The Panel does not lightly or automatically find that Respondent has no rights or legitimate interests. Even when a respondent fails to participate in a UDRP dispute, the complainant is required to make out at least a prima facie case that the respondent lacks rights or legitimate interests. Once such a prima facie case is made, the burden shifts to the respondent to demonstrate rights or legitimate interests under the Policy. If the respondent fails to come forward with such appropriate allegations or evidence, a complainant is deemed to have satisfied the second element of the Policy.
Complainant has made out a prima facie case that Respondent lacks rights or legitimate interests in the disputed domain name. Complainant indicates Respondent was not licensed or authorized to use the trademark at issue or any variation thereof. Respondent has not, as far as Complainant can find, been commonly known by a name identical to or similar to the disputed domain name. Finally, the current use alleged by Complainant is not a legitimate noncommercial or fair use of the trademark. Respondent has not come forward with any appropriate allegations or evidence in this regard. Based on the evidence presented, the Panel concludes that Respondent lacks rights or legitimate interests in the disputed domain name.
The second element of the Policy has, therefore, been met.
C. Registered and Used in Bad Faith
The Policy provides guidance on activities that might be considered evidence of bad faith registration and use of a domain name. That guidance is found in paragraph 4(b) of the Policy. Circumstances are described in paragraph 4(b) that might lead a panel to conclude that the registration and use of a disputed domain name is in bad faith. The description of the circumstances are addressed to the respondent. They are:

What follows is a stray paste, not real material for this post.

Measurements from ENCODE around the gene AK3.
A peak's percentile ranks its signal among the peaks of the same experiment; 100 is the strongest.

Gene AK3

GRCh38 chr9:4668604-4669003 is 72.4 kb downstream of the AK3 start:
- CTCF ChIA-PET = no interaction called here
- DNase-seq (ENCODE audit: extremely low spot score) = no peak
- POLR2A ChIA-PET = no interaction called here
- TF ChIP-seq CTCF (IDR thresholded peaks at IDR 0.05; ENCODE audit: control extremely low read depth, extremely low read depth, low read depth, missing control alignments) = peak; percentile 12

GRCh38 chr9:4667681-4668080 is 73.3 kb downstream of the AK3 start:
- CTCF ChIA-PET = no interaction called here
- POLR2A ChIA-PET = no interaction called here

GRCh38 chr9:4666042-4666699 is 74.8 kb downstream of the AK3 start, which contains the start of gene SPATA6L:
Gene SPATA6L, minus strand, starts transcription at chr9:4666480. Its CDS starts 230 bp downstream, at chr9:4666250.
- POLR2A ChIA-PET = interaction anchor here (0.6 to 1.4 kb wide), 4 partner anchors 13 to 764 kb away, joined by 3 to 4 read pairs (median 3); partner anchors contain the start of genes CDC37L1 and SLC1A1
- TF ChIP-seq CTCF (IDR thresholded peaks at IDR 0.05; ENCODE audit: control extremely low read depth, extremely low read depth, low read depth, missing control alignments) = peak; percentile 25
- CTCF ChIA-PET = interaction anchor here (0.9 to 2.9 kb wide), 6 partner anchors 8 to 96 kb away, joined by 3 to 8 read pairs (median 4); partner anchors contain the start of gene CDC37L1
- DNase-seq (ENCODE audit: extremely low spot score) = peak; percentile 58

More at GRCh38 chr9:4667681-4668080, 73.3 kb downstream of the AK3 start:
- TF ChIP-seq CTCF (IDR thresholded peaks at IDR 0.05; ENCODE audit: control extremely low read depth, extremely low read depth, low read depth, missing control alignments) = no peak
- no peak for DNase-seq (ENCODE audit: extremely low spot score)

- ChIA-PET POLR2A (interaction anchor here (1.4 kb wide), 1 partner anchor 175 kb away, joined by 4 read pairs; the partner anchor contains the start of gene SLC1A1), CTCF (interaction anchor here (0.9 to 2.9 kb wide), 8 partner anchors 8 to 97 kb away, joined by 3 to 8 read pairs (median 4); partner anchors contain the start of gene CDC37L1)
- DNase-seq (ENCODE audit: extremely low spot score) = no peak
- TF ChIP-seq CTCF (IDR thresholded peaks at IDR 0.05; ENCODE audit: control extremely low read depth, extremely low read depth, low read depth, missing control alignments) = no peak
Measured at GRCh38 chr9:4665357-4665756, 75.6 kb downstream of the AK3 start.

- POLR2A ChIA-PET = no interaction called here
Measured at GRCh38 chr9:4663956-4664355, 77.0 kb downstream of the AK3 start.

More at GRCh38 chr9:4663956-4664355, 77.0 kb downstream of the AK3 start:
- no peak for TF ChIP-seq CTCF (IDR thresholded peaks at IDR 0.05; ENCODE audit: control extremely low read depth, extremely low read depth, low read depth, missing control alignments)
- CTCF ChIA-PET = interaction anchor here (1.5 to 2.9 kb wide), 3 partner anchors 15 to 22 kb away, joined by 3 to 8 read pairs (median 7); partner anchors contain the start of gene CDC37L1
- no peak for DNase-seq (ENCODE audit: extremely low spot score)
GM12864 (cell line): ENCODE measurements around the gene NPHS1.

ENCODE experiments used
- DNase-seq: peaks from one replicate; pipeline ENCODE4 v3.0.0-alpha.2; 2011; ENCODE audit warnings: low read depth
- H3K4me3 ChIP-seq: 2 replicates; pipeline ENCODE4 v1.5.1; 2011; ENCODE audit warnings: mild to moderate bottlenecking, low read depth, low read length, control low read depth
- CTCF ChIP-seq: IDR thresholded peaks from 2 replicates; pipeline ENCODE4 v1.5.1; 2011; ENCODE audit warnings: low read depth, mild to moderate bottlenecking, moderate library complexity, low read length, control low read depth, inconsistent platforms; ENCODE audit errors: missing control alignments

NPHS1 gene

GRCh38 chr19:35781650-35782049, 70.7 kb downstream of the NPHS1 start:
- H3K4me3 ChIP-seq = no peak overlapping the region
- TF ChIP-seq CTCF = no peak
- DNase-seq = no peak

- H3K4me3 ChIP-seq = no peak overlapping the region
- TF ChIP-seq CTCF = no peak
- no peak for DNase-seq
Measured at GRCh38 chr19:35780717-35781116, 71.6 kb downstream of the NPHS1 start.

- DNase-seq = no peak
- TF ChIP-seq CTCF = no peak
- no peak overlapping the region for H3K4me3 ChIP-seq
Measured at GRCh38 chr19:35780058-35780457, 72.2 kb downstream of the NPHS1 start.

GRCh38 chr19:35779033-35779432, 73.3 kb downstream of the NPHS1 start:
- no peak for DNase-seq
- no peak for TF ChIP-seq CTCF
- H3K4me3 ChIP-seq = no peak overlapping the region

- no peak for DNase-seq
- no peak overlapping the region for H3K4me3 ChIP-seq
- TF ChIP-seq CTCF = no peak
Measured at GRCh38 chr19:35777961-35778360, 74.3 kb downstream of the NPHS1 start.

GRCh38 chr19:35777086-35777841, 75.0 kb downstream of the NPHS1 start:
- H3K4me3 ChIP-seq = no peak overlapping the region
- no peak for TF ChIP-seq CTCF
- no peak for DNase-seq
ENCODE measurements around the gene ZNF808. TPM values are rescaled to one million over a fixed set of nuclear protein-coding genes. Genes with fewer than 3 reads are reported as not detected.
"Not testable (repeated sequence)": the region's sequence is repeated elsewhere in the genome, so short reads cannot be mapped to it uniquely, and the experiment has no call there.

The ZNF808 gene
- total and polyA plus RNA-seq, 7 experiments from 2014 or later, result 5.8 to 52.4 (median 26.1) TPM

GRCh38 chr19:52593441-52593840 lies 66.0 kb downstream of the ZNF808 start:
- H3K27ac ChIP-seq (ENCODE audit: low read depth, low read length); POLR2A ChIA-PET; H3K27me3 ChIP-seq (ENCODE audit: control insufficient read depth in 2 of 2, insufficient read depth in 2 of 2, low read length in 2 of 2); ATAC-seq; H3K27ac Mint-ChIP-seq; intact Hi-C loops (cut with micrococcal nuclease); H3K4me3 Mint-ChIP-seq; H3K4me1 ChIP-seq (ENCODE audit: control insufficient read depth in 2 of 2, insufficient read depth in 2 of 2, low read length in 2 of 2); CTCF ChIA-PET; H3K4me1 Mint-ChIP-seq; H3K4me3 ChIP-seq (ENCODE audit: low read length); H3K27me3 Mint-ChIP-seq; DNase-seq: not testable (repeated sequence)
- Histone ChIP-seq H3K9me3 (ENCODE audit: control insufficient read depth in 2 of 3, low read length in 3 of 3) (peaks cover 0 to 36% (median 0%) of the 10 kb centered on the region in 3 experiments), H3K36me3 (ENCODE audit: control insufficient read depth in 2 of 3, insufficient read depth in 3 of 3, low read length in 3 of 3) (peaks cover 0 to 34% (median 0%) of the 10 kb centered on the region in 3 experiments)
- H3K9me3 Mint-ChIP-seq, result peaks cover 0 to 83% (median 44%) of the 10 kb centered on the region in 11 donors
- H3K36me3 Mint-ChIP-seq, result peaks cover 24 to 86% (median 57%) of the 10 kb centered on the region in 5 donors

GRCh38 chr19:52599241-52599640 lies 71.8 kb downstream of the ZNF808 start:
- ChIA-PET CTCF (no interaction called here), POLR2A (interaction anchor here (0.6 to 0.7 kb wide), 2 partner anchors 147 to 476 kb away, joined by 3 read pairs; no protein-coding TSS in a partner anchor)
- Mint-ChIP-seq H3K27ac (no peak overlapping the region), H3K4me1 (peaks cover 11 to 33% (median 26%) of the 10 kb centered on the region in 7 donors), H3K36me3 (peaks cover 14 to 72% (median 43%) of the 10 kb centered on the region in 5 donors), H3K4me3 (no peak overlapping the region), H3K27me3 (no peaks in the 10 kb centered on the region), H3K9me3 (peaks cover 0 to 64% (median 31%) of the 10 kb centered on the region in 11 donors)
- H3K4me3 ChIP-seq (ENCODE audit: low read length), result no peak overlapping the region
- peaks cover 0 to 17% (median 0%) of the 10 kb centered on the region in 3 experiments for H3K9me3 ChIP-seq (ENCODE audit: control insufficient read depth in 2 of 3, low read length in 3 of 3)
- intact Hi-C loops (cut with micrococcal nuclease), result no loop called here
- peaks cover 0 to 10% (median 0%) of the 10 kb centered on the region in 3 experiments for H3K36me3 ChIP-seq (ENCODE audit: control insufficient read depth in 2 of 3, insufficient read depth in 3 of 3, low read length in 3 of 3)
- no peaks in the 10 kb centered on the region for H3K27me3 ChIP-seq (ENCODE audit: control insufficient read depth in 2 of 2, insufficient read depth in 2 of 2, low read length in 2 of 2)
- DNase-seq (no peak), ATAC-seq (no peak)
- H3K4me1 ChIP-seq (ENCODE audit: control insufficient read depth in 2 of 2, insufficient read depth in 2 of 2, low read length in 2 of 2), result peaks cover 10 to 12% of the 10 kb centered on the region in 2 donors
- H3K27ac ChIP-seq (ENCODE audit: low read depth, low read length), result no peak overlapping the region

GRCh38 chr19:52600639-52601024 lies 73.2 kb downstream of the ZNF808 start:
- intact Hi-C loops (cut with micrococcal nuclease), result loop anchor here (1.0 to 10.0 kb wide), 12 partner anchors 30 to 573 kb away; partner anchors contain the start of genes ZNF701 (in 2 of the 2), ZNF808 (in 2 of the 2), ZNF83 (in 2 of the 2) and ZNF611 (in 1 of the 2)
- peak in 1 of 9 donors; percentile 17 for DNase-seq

"(i) circumstances indicating that you have registered or you have acquired the domain name primarily for the purpose of selling, renting, or otherwise transferring the domain name registration to the complainant who is the owner of the trademark or service mark or to a competitor of that complainant, for valuable consideration in excess of your documented out-of-pocket costs directly related to the domain name; or
(ii) you have registered the domain name in order to prevent the owner of the trademark or service mark from reflecting the mark in a corresponding domain name, provided that you have engaged in a pattern of such conduct; or
(iii) you have registered the domain name primarily for the purpose of disrupting the business of a competitor; or
(iv) by using the domain name, you have intentionally attempted to attract, for commercial gain, Internet users to your web site or other on-line location, by creating a likelihood of confusion with the complainant's mark as to the source, sponsorship, affiliation, or endorsement of your web site or location or of a product or service on your web site or location."
For all the below reasons, the Panel concludes that the disputed domain name has been registered and is being used in bad faith. Accordingly, the third condition of paragraph 4(a) of the Policy has been fulfilled.
The Panel agrees that the only reason that it can deduce the disputed domain name was registered and is being used is to confuse the recipients of emails bearing an email address ending in the disputed domain name. The confusion arises when recipients mistakenly believe they have received an email from Complainant. Recipients appear to be subjects of an effort to get them to send funds to Respondent believing they are sending the funds to Complainant. Previous UDRP panels have found such conduct to constitute bad faith registration and use. See, e.g., VMWARE, Inc. v. Whois Agent, Whois Privacy Protection Service, Inc./ Raymond Morgan, WIPO Case No. D2016-1629.
For the foregoing reasons, in accordance with paragraphs 4(i) of the Policy and 15 of the Rules, the Panel orders that the disputed domain name <intersysterns.com> be transferred to the Complainant.
Date: September 18, 2017